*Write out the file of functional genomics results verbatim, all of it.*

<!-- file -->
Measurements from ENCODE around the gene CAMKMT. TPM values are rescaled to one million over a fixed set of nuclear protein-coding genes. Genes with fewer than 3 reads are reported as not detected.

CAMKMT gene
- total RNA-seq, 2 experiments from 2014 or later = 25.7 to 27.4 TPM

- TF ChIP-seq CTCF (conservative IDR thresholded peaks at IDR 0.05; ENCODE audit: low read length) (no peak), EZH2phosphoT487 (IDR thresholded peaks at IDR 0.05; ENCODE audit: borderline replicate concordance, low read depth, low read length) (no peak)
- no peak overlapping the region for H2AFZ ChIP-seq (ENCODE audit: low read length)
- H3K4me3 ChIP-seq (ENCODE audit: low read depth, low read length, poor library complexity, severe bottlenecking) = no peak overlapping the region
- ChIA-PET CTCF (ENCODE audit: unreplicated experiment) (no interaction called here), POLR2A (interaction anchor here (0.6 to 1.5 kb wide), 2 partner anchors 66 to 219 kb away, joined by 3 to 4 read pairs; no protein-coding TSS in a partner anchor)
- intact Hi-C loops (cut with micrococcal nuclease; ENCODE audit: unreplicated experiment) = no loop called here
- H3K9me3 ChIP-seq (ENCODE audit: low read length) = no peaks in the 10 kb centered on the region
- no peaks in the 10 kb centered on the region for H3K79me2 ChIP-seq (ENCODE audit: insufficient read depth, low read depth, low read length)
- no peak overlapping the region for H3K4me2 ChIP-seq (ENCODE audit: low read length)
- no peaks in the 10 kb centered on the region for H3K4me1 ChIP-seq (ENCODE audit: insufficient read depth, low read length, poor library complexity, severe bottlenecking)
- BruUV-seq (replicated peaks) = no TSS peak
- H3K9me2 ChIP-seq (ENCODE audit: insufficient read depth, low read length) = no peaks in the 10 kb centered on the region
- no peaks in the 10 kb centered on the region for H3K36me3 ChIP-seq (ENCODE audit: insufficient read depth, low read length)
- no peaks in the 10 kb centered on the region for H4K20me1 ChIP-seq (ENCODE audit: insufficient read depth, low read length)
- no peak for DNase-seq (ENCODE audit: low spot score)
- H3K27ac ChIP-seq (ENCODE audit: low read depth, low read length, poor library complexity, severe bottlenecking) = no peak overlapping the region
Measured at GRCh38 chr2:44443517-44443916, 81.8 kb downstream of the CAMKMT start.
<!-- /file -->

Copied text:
Measurements from ENCODE around the gene CAMKMT. TPM values are rescaled to one million over a fixed set of nuclear protein-coding genes. Genes with fewer than 3 reads are reported as not detected.

CAMKMT gene
- total RNA-seq, 2 experiments from 2014 or later = 25.7 to 27.4 TPM

- TF ChIP-seq CTCF (conservative IDR thresholded peaks at IDR 0.05; ENCODE audit: low read length) (no peak), EZH2phosphoT487 (IDR thresholded peaks at IDR 0.05; ENCODE audit: borderline replicate concordance, low read depth, low read length) (no peak)
- no peak overlapping the region for H2AFZ ChIP-seq (ENCODE audit: low read length)
- H3K4me3 ChIP-seq (ENCODE audit: low read depth, low read length, poor library complexity, severe bottlenecking) = no peak overlapping the region
- ChIA-PET CTCF (ENCODE audit: unreplicated experiment) (no interaction called here), POLR2A (interaction anchor here (0.6 to 1.5 kb wide), 2 partner anchors 66 to 219 kb away, joined by 3 to 4 read pairs; no protein-coding TSS in a partner anchor)
- intact Hi-C loops (cut with micrococcal nuclease; ENCODE audit: unreplicated experiment) = no loop called here
- H3K9me3 ChIP-seq (ENCODE audit: low read length) = no peaks in the 10 kb centered on the region
- no peaks in the 10 kb centered on the region for H3K79me2 ChIP-seq (ENCODE audit: insufficient read depth, low read depth, low read length)
- no peak overlapping the region for H3K4me2 ChIP-seq (ENCODE audit: low read length)
- no peaks in the 10 kb centered on the region for H3K4me1 ChIP-seq (ENCODE audit: insufficient read depth, low read length, poor library complexity, severe bottlenecking)
- BruUV-seq (replicated peaks) = no TSS peak
- H3K9me2 ChIP-seq (ENCODE audit: insufficient read depth, low read length) = no peaks in the 10 kb centered on the region
- no peaks in the 10 kb centered on the region for H3K36me3 ChIP-seq (ENCODE audit: insufficient read depth, low read length)
- no peaks in the 10 kb centered on the region for H4K20me1 ChIP-seq (ENCODE audit: insufficient read depth, low read length)
- no peak for DNase-seq (ENCODE audit: low spot score)
- H3K27ac ChIP-seq (ENCODE audit: low read depth, low read length, poor library complexity, severe bottlenecking) = no peak overlapping the region
Measured at GRCh38 chr2:44443517-44443916, 81.8 kb downstream of the CAMKMT start.